The Postcard Killings, based on the James Patterson and Lisa Marklund novel The Postcard Killers, concerns NYPD detective Jacob Kanon (Jeffrey Dean Morgan) as he travels to Europe. Sadly, his trip is not for vacation, as he is going to help track down the people who killed his daughter and son-in-law. While the international authorities are happy to help him, everyone is still bound to follow proper procedures.
Since Kanon is only a visiting consultant, he uses his contacts to get access to privileged information that may hold the key to finding the two killers. He also teams up with journalist Dessie Leonard (Cush Jumbo), who helps him dissect the meanings of the poses of the dead bodies; mirrored after famous works of art. Why are these people going on a killing spree across Europe? What, if anything, are they trying to prove?
“He also teams up with journalist Dessie Leonard, who helps him dissect the meanings of the poses of the dead bodies…”
The Postcard Killings, directed by Danis Tanovic, and written by Marklund and Andrew Stern, does not reinvent the serial killer thriller. It hits all the expected beats, but it has enough depth and twists to serve as a rock-solid example of the subgenre. For one, Jacob Kanon’s love for his daughter is never in doubt. Neither is how intelligent he is, and his instincts serve him well. The police are interrogating two people who are connected to everything somehow, and Kanon is positive that their answers are rehearsed. Of course, he proves right.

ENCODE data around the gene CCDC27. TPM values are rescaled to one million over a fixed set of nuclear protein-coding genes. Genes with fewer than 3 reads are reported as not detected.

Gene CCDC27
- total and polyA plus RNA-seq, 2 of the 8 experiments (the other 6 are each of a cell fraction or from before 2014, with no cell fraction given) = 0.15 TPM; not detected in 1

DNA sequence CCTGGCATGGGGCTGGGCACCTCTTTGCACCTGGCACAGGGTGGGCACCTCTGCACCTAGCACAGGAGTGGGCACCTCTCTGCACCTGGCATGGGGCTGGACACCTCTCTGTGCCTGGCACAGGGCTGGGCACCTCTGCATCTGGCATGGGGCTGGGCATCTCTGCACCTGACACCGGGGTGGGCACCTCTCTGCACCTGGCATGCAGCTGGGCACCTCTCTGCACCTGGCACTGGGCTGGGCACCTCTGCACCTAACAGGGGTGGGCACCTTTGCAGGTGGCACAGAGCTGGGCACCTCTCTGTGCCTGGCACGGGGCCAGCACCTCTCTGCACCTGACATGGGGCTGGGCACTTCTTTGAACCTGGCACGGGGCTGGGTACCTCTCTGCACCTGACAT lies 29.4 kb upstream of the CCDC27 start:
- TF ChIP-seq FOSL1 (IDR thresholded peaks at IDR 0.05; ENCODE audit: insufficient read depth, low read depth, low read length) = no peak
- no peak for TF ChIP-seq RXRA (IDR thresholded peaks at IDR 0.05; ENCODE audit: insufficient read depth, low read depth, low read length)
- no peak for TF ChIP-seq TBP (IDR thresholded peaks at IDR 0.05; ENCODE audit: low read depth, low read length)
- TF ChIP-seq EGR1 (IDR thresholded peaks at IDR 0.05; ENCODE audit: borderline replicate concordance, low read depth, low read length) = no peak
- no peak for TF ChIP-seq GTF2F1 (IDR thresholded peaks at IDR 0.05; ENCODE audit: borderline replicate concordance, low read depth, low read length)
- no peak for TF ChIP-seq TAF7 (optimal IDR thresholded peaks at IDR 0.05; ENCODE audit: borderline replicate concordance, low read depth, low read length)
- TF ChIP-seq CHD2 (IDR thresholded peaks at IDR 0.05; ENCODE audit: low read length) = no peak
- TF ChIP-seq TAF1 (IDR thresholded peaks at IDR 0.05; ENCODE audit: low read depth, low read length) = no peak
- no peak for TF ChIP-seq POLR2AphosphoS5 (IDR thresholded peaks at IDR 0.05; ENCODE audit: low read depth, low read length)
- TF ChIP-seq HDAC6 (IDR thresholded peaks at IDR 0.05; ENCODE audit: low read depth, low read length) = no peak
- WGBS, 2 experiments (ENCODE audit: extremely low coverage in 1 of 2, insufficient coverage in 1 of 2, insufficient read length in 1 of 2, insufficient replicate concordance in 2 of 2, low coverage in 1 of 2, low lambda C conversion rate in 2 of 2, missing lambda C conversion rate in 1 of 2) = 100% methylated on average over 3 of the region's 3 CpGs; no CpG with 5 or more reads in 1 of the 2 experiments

Perhaps more importantly than Kanon, are the killers themselves. Without giving anything away, though the movie does reveal who they are 30-minutes in, their motivations are unexpected, to say the least. As stated in the film, there is a certain, twisted logic to what they are doing. Of course, their actions are still monstrous and horrific, but the audience almost empathizes with them.
"…has enough depth and twists to serve as a rock-solid example of the subgenre."